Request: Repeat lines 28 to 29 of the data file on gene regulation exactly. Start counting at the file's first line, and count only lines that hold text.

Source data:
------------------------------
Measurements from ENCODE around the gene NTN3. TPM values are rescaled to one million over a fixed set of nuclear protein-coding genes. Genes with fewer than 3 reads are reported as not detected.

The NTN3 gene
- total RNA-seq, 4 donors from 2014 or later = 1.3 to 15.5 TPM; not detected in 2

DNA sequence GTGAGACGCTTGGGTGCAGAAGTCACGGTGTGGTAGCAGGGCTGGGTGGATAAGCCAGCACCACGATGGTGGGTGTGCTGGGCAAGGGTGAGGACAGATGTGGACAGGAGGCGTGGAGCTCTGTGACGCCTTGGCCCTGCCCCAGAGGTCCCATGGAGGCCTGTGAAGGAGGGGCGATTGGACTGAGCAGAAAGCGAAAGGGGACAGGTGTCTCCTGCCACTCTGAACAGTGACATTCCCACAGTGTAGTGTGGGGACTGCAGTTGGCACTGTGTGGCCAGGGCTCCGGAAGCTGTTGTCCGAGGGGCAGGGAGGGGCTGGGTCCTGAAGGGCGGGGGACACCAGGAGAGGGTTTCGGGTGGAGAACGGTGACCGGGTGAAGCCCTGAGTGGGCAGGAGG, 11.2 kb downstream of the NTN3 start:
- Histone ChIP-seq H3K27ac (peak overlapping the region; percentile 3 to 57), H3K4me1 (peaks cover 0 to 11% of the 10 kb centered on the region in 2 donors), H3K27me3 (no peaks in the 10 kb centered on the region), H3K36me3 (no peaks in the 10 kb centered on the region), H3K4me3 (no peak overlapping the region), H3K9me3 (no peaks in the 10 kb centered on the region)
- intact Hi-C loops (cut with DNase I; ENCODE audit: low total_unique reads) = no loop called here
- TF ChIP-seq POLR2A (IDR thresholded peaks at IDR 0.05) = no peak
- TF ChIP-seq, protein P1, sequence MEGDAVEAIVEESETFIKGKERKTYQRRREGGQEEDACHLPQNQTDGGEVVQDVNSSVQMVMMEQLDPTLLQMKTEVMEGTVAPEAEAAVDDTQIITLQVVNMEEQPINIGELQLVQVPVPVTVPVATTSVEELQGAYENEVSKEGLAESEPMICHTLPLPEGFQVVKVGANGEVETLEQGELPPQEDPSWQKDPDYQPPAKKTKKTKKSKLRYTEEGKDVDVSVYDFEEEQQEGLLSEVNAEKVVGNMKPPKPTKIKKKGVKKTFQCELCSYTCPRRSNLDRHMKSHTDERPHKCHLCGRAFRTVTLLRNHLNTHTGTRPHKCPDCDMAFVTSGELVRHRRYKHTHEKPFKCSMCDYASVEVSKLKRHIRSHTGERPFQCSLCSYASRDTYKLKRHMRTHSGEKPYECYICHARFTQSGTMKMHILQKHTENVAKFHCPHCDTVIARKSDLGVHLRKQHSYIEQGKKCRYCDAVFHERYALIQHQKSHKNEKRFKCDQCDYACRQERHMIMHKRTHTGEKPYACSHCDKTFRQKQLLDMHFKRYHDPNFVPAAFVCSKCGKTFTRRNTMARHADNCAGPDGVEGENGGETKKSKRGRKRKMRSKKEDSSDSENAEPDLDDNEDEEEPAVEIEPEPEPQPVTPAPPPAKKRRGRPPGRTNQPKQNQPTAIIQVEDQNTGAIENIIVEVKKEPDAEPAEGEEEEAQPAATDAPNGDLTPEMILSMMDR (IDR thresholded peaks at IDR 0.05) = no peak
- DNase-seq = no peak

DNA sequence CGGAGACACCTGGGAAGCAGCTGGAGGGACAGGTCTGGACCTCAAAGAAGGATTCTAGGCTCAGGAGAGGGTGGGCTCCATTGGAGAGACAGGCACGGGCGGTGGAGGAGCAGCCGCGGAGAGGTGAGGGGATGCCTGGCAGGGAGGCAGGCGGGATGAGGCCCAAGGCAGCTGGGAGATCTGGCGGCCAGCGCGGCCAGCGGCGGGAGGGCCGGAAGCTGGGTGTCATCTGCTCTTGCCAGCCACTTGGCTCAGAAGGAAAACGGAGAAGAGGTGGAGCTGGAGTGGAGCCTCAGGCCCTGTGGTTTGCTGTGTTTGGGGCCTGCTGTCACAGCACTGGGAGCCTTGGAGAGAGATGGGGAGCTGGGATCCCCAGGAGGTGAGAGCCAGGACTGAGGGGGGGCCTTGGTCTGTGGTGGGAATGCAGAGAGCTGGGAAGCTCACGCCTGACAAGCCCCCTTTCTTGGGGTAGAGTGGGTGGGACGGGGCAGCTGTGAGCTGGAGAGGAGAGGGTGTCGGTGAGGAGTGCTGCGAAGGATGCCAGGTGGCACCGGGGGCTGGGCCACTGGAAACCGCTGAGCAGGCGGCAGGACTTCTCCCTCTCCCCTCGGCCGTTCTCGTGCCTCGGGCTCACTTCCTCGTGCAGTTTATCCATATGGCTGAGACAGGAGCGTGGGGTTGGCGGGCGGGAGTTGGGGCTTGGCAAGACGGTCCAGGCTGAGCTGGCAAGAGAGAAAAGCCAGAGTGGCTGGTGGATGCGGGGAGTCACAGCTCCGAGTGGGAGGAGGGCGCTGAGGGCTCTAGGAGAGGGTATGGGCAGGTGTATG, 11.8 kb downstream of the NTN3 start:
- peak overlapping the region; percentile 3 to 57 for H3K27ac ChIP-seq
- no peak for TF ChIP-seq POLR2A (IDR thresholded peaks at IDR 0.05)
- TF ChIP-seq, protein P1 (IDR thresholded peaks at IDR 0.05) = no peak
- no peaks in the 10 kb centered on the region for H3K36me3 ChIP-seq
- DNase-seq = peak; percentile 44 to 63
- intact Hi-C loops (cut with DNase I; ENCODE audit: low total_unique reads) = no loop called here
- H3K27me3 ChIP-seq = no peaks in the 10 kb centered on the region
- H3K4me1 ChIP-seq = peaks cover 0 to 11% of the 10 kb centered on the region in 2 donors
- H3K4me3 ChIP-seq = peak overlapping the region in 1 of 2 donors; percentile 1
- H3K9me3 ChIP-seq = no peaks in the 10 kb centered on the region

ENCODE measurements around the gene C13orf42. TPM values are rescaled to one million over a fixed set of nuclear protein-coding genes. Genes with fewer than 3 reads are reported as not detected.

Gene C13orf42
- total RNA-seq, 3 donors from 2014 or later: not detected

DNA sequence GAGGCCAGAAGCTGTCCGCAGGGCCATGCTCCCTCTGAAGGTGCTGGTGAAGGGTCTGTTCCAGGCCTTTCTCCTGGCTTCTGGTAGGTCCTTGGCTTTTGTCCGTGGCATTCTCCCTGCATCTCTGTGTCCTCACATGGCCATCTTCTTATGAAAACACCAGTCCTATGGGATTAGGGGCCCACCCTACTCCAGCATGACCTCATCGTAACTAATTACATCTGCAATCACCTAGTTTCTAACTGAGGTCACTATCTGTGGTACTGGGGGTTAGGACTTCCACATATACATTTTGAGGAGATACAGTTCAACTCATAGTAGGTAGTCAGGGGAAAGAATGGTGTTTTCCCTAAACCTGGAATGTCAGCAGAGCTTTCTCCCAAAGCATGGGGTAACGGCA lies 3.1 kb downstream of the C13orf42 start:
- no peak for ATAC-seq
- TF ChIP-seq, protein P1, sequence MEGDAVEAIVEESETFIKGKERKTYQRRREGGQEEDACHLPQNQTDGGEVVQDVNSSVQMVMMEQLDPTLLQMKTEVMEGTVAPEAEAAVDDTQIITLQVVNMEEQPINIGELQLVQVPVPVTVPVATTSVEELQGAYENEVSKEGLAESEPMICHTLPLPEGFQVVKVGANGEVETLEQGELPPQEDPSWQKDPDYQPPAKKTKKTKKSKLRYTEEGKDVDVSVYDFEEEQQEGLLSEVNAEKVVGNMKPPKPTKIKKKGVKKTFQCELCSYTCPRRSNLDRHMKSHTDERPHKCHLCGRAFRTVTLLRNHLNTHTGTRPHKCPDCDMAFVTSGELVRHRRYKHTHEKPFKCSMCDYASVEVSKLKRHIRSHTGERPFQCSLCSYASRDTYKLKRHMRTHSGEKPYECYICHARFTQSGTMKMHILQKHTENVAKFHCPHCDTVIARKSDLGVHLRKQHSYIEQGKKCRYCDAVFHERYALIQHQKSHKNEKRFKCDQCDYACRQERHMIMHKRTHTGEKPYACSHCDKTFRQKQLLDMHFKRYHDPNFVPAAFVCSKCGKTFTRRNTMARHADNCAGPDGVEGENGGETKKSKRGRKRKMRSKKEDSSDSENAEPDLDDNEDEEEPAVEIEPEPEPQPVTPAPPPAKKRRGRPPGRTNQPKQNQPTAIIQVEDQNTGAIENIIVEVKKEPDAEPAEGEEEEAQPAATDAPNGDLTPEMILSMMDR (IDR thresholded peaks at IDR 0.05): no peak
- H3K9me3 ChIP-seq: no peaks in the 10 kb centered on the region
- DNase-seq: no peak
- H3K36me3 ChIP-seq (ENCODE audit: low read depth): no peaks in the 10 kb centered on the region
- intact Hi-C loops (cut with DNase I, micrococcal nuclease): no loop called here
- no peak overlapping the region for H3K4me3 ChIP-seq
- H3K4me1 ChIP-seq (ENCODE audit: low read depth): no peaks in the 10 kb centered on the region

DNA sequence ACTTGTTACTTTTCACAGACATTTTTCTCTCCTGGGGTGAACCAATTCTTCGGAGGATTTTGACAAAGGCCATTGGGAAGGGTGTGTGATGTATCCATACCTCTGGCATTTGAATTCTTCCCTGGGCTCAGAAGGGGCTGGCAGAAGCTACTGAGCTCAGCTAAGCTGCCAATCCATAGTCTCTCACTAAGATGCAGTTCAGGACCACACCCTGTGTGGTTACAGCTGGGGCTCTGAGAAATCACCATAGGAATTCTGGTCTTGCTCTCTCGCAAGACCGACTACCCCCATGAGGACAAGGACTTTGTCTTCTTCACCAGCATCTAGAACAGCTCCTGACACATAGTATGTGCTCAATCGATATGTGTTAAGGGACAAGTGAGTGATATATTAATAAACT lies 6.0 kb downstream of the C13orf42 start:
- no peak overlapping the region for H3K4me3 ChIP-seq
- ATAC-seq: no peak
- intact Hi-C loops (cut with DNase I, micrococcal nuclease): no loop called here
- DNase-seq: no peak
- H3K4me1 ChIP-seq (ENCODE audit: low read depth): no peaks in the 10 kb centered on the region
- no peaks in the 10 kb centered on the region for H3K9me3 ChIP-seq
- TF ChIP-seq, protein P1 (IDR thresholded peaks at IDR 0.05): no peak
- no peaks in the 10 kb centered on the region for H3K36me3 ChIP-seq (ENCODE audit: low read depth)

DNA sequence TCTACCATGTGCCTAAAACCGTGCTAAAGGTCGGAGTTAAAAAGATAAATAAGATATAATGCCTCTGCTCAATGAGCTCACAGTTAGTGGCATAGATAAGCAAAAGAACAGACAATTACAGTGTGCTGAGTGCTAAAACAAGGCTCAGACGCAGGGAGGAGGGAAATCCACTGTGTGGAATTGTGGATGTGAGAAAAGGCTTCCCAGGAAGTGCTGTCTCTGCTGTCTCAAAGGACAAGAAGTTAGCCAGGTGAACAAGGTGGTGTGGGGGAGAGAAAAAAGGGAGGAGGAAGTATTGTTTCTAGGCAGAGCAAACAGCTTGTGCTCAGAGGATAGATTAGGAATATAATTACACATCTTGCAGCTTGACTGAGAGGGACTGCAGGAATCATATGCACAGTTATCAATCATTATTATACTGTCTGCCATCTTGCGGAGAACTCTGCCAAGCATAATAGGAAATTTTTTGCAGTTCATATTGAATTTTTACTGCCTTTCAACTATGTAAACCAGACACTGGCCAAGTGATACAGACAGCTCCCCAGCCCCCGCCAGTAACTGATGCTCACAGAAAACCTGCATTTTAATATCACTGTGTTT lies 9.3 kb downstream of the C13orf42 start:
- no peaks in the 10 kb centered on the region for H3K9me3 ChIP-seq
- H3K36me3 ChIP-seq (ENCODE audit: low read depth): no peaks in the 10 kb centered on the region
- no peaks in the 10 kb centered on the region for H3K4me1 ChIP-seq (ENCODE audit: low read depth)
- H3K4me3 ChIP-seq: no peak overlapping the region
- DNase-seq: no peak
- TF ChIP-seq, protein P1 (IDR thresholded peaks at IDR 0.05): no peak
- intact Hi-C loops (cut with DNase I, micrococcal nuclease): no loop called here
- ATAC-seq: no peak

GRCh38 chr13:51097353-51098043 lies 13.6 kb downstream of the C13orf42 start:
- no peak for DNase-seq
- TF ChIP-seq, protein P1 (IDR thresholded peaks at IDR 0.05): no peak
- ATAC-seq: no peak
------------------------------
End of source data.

- DNase-seq: no peak
- H3K36me3 ChIP-seq (ENCODE audit: low read depth): no peaks in the 10 kb centered on the region